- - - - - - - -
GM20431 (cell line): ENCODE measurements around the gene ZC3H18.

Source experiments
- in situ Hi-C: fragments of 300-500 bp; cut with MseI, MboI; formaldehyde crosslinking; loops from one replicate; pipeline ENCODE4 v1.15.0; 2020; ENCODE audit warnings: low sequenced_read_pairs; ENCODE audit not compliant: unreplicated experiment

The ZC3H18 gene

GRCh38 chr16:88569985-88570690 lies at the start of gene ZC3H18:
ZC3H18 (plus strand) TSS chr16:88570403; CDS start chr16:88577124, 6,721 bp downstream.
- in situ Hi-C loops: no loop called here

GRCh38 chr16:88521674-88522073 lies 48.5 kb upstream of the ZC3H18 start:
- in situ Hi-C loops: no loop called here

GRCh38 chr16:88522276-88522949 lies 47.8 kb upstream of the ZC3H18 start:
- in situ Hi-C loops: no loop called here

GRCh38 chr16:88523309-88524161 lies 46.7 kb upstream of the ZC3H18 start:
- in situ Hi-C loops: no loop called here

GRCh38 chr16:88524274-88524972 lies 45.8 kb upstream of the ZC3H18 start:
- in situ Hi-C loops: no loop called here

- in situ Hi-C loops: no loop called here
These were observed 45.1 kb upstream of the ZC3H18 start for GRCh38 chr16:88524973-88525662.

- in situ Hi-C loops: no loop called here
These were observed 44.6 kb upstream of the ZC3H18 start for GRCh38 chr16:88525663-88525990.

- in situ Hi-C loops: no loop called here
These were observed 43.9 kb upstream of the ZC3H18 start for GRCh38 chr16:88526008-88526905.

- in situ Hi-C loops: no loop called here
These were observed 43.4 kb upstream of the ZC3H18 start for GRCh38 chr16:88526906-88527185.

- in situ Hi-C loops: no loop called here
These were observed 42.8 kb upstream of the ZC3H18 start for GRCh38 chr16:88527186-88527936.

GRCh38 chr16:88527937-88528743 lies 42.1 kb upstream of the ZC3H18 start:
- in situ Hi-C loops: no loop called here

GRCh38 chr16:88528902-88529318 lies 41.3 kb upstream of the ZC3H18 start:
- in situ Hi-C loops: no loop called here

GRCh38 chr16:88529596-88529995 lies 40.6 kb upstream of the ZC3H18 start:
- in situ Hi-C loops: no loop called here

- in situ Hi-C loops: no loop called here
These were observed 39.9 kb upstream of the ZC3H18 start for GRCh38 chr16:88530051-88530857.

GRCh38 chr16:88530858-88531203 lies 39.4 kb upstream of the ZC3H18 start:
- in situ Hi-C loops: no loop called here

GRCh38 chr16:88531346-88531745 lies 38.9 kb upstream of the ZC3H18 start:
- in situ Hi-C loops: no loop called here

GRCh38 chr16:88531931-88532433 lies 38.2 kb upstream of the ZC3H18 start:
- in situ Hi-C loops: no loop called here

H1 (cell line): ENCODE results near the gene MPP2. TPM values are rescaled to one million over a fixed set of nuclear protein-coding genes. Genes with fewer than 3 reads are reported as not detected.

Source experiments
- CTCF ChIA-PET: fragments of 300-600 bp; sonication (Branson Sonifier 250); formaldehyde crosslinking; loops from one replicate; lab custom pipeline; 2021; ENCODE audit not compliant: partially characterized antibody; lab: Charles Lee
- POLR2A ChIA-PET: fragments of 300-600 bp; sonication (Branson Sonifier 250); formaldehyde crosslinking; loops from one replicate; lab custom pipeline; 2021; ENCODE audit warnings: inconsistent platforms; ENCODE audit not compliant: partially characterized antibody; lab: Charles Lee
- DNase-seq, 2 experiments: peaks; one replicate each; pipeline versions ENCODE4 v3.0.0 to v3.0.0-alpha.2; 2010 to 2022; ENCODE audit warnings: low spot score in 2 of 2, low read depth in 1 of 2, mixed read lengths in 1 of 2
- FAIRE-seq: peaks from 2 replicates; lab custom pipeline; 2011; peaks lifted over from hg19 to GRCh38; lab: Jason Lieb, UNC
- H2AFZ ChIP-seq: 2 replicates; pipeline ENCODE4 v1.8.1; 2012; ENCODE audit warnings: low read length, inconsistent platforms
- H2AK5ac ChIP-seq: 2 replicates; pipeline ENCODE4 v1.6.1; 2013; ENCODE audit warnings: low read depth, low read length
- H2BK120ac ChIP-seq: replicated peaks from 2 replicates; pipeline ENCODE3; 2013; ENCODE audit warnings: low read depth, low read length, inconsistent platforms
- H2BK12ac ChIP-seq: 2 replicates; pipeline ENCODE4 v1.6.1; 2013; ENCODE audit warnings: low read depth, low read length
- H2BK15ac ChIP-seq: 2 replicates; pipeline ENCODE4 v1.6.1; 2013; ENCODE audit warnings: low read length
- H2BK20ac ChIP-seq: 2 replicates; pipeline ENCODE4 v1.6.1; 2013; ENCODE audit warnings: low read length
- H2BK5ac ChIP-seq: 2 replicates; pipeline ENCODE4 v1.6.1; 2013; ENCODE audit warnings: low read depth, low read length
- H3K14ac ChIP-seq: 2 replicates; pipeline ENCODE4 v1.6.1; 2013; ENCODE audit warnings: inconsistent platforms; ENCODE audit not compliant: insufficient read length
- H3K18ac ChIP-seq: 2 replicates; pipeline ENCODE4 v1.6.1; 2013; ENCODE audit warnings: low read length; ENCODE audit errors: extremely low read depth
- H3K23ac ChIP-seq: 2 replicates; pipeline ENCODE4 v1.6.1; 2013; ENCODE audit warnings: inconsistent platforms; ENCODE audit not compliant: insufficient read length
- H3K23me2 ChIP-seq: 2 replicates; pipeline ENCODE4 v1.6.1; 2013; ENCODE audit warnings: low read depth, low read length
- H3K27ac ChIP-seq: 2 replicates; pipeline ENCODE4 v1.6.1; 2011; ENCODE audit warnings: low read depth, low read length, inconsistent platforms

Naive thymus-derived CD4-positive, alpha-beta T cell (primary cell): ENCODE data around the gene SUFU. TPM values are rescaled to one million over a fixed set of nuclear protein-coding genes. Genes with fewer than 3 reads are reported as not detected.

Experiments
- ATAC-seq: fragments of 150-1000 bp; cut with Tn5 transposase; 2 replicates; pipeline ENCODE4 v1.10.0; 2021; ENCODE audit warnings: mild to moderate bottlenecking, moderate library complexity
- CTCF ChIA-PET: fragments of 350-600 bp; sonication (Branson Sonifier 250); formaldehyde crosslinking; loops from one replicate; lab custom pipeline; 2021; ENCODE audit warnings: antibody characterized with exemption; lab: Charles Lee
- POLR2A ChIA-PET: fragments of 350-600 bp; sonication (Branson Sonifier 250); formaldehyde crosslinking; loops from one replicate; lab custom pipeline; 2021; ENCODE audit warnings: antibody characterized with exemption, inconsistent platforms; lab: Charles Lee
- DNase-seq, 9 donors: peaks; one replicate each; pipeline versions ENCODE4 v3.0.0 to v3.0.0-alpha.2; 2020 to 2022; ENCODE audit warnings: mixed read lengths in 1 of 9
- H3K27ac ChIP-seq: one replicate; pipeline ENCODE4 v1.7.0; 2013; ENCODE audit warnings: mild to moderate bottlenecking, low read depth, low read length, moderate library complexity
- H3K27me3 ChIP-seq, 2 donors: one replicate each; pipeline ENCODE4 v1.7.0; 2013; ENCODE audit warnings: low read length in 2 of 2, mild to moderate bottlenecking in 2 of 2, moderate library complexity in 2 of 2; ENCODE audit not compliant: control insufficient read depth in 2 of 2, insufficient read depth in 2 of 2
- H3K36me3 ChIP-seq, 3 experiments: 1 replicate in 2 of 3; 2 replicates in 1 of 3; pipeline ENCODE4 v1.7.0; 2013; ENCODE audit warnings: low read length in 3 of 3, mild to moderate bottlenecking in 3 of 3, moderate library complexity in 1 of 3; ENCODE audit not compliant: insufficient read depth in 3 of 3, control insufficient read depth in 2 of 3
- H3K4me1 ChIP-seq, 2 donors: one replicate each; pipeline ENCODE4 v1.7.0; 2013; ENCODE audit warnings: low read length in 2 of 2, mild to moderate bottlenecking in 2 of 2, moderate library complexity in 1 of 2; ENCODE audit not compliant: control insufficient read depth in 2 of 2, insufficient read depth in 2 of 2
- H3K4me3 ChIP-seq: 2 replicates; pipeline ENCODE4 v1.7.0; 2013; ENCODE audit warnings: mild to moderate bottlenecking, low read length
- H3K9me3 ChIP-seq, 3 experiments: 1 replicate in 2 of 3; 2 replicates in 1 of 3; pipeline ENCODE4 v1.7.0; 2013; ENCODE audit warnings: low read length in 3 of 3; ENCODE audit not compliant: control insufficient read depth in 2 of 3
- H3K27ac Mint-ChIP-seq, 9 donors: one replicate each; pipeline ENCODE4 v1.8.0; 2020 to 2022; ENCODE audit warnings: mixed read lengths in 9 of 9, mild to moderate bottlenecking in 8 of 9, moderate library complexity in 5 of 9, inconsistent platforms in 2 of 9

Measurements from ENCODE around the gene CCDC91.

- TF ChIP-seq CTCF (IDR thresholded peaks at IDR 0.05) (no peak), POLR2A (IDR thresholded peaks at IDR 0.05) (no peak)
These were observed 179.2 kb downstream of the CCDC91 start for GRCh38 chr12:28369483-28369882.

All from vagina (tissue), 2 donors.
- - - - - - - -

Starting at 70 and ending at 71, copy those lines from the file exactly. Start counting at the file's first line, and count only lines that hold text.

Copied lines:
- H3K27ac Mint-ChIP-seq, 9 donors: one replicate each; pipeline ENCODE4 v1.8.0; 2020 to 2022; ENCODE audit warnings: mixed read lengths in 9 of 9, mild to moderate bottlenecking in 8 of 9, moderate library complexity in 5 of 9, inconsistent platforms in 2 of 9

Measurements from ENCODE around the gene CCDC91.